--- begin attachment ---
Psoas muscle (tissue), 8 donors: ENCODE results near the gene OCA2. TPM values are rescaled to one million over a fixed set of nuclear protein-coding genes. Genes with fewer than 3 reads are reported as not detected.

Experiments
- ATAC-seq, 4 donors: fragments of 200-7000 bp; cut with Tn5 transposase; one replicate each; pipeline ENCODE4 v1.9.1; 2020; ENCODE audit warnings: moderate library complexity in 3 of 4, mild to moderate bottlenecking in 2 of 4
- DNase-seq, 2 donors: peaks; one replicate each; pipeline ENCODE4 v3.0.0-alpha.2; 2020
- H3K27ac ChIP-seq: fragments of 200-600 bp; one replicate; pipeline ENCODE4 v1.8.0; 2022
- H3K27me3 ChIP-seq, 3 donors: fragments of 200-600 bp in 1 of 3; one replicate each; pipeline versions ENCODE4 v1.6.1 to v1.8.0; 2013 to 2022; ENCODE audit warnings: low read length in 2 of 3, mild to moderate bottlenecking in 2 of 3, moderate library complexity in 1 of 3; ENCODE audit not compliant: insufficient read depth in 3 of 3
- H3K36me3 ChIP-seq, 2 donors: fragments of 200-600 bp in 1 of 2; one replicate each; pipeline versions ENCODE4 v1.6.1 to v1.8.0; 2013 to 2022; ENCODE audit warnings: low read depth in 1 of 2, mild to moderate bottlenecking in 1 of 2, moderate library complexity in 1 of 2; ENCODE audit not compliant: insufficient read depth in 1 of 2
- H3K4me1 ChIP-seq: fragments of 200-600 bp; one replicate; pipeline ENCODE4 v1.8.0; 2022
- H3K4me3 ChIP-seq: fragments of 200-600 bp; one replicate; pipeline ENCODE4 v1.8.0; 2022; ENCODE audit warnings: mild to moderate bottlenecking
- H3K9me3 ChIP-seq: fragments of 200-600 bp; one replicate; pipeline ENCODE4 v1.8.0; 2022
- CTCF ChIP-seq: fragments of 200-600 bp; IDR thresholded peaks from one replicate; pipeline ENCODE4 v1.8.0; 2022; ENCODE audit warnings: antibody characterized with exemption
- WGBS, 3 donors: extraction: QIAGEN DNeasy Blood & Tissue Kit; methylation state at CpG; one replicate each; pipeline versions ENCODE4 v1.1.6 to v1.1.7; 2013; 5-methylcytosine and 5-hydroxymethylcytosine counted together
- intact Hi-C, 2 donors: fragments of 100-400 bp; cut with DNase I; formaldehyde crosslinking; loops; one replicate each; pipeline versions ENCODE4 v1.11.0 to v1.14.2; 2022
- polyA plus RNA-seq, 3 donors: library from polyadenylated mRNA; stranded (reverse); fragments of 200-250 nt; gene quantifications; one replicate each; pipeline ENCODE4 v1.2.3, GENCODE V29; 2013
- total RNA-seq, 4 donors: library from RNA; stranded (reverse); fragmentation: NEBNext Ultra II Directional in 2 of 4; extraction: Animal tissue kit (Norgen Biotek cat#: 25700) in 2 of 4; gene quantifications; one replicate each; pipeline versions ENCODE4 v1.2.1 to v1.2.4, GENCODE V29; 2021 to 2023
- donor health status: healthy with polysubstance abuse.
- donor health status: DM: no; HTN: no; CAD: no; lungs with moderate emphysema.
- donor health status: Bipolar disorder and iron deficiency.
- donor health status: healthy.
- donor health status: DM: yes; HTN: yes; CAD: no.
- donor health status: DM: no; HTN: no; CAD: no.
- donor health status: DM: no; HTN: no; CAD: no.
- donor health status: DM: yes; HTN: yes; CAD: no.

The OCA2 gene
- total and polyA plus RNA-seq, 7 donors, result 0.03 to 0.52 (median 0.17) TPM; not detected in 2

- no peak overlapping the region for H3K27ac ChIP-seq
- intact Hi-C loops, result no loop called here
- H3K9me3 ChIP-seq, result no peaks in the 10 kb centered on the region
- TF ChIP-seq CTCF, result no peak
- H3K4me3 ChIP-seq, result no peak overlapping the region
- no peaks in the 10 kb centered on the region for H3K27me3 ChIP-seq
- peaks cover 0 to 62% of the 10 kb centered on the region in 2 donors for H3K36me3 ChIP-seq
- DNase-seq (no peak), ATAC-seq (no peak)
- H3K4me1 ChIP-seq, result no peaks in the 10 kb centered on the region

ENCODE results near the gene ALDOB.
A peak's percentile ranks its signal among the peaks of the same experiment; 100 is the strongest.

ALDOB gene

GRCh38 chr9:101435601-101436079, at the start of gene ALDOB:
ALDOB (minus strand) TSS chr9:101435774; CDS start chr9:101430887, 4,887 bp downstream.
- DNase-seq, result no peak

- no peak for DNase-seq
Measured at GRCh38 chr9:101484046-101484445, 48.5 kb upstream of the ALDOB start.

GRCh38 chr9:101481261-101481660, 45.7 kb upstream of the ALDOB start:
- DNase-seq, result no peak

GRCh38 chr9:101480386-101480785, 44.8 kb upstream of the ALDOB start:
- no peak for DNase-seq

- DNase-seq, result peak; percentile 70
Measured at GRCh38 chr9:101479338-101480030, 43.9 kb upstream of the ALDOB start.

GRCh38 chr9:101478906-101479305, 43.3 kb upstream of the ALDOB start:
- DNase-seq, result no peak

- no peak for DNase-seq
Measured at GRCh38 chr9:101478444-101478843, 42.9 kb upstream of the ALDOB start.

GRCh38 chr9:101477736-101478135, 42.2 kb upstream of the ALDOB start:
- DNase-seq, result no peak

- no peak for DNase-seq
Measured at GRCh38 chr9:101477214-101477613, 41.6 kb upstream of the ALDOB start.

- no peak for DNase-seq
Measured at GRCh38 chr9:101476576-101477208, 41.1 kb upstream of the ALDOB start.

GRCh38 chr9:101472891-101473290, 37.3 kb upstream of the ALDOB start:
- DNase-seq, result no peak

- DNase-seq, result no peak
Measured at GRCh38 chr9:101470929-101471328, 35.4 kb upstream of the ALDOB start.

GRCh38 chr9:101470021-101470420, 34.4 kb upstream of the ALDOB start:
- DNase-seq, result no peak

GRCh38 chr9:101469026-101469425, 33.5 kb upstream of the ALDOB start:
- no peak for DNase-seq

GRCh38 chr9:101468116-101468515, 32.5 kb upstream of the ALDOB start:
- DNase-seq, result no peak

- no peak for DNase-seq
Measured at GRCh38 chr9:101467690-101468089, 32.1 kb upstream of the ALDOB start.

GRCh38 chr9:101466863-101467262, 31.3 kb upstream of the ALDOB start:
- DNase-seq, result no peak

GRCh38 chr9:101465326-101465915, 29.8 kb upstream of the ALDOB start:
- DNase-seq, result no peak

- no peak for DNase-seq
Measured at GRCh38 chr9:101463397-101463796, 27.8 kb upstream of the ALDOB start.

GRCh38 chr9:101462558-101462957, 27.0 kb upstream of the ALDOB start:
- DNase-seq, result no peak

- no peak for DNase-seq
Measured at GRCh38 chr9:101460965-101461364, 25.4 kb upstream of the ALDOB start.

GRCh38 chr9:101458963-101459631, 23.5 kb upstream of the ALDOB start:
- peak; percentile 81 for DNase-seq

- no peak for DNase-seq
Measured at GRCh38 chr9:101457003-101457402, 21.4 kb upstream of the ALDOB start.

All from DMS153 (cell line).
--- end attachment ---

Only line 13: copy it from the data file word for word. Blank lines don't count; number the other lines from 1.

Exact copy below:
- intact Hi-C, 2 donors: fragments of 100-400 bp; cut with DNase I; formaldehyde crosslinking; loops; one replicate each; pipeline versions ENCODE4 v1.11.0 to v1.14.2; 2022